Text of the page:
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After years /decades of using tasks managers: Lotus Notes, Outlook, Palm (that was a good one), etc.. and now using Appigo, after using Toodledo, a friend of mine and me (both programmers) got tired of how far are all those from our personal GTD style and we decided to build one, something that we can customize as much as we can moving forward. We will do it open source open to public. Appigo and Toodledo a great inspirations from a functional and technological point of view. We like the server on the cloud, the clients on browser and mobile platforms. We have been thinking this for a while but when we saw Grails and did some of the tutorials, coincidentally on the task manager subject, we said ‘great, we can use this technology to build ours, this sounds cool’. (at least for the web part and the model, the core part). Following Appigo strategy also, we plan to use Google App Engine for hosting the back-end. On the mobile side, since we do not have time for hard core objective-c and stuff and we have a decent experience on Javascript frameworks we decided to use the now popular HTML5/Javascript approach and we think we decided for Sencha but any other Framework may be fine (Dojo, jQuery, etc).

Not surprisingly, our mobile and web clients will communicate with the server primarily using REST and we plan to have a server-side MVC (Grails) and a client-side MVC (like Sencha or Dojo propose)

We do not want to bother too much about databases, we love the Grails idea of creating a model-driven objects and storage.

Our project will be open source and hosted on github for anybody to use it.

Ok, here is the actual question:

Do you guys know good books or sample apps or articles that can help us go through this end-to-end. Of course we could go alone, but we will greatly enjoy going through some books, tutorials first to glue of these things together, decide good patterns to use, learn tips, experiences..etc. We do not have experience with Grails. (but a lot of java and javascript web development), of course I can find books about Grails but we want something end to end, with a good sample focusing on practices and patterns.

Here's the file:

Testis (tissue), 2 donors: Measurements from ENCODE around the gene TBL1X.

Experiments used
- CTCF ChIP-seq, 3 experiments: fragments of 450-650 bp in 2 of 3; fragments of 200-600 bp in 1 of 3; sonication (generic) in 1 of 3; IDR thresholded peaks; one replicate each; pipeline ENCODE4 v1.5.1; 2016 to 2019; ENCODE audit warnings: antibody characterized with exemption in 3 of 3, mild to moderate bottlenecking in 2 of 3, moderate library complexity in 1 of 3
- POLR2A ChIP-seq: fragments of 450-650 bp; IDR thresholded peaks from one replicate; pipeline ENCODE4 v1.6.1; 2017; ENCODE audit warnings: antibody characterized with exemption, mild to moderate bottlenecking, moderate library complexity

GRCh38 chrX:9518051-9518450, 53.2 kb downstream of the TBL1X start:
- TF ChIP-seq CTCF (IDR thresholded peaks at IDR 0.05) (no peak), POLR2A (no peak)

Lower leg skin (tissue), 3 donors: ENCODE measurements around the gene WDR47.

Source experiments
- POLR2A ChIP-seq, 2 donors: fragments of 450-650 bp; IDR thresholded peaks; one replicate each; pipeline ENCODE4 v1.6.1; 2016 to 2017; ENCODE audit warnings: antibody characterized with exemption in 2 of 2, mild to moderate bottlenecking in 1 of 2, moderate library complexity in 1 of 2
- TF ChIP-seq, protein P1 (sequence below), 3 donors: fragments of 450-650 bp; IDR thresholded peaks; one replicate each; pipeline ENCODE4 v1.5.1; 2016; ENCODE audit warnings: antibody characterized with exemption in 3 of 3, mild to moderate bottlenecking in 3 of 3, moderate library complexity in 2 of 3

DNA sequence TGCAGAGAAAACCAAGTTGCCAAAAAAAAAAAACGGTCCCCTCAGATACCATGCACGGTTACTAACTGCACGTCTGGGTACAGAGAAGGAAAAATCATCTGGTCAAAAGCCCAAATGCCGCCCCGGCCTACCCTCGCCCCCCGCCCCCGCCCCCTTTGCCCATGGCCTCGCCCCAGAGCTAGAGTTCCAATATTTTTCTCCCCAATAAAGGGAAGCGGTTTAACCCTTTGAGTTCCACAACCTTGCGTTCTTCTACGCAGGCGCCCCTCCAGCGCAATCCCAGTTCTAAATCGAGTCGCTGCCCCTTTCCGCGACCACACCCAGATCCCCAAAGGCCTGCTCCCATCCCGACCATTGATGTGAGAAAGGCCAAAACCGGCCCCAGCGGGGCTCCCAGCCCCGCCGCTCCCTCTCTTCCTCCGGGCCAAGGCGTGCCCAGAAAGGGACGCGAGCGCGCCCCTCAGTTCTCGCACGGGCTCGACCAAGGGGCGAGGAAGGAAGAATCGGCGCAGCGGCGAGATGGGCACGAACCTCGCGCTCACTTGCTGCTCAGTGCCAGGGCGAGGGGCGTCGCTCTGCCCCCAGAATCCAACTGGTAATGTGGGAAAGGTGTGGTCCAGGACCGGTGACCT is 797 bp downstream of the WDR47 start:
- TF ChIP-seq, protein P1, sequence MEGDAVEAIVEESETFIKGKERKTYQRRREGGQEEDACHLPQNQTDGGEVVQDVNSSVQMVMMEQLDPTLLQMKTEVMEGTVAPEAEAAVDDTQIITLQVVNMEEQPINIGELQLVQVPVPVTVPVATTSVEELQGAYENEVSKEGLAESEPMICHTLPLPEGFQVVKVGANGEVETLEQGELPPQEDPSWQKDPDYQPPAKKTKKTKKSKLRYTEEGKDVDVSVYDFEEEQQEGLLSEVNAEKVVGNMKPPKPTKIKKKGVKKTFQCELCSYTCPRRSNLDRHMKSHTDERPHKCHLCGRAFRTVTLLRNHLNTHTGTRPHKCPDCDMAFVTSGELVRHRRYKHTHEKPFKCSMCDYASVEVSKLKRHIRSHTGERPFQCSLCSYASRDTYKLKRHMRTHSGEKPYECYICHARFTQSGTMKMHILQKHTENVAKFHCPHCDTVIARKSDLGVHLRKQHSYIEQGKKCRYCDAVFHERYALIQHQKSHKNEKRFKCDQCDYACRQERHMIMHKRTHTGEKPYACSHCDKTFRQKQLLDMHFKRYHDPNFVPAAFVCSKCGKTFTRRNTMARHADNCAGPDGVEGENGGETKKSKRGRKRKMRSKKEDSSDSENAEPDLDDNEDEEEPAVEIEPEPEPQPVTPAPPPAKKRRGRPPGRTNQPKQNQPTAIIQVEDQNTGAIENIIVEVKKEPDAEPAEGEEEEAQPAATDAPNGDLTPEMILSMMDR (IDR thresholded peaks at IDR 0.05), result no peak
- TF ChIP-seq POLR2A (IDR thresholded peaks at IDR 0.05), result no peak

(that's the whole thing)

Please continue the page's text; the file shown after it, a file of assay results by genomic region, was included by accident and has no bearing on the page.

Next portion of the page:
Basically a book or article that somehow touches part of this topic “good practices and experience building something like a task manager that runs on Google cloud platform, has the server side done with Grails and the browser and mobile clients using robust HTML5 javascript frameworks”.

Can anybody point us into this?

Thanks!

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closed as not constructive by George Stocker Aug 2 '12 at 1:49

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So, you're looking for a book that will tell you exactly how to implement an application with a very specific set of technologies that you expect to host for free? I feel utterly compelled to help you. I'll have in answer to 10-15 minutes. –  Adam Crossland Apr 22 '12 at 22:47
    
Adam, thanks for the comment. I just did some edits accordingly. You were right about the my abuse of the word 'free'. Regarding the "very specific set of technologies".. I am not so sure I agree. Yes, they are specific, but there are tons of books out there that use specific stacks: LAMP + Javascript, .NET MVC + Jquery,... etc. I think GAE, Grails and a good MVC HTML5/JS framework is a killer stack. –  pabloelustondo Apr 23 '12 at 0:06